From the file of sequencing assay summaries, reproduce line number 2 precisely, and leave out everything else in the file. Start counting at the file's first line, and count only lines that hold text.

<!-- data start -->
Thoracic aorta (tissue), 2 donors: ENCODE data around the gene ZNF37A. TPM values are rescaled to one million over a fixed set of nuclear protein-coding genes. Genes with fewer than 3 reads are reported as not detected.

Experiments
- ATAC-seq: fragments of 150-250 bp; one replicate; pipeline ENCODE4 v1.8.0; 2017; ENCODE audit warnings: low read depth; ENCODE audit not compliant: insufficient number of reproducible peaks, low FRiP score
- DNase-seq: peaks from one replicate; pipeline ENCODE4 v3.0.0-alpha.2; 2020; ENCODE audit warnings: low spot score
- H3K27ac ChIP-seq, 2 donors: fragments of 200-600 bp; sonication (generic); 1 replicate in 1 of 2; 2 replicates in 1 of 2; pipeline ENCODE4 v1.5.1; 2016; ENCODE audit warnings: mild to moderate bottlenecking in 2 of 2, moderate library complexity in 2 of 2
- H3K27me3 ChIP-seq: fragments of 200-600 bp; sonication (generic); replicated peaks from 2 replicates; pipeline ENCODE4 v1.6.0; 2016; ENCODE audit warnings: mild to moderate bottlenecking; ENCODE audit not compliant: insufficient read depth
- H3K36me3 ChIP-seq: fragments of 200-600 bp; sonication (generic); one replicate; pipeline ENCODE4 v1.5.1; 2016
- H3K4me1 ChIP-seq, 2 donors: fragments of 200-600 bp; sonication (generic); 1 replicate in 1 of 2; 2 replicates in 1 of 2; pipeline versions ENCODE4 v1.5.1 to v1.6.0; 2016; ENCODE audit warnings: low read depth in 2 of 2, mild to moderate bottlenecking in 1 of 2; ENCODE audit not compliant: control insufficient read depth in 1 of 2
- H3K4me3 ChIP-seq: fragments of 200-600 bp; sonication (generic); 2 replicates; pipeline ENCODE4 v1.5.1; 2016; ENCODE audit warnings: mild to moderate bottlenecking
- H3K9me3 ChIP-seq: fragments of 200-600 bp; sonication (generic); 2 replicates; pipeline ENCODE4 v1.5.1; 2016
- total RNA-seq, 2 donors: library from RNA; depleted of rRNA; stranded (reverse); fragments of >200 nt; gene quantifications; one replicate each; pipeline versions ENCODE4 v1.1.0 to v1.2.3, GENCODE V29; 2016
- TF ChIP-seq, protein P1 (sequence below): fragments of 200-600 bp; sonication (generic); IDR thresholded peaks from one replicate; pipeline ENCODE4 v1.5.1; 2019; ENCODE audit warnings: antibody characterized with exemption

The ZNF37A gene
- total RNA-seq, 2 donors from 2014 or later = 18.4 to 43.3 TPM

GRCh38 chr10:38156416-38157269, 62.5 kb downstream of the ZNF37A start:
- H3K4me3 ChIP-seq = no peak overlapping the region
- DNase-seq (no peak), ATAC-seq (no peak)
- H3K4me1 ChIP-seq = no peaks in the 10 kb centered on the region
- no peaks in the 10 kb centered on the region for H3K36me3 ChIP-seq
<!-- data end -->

Experiments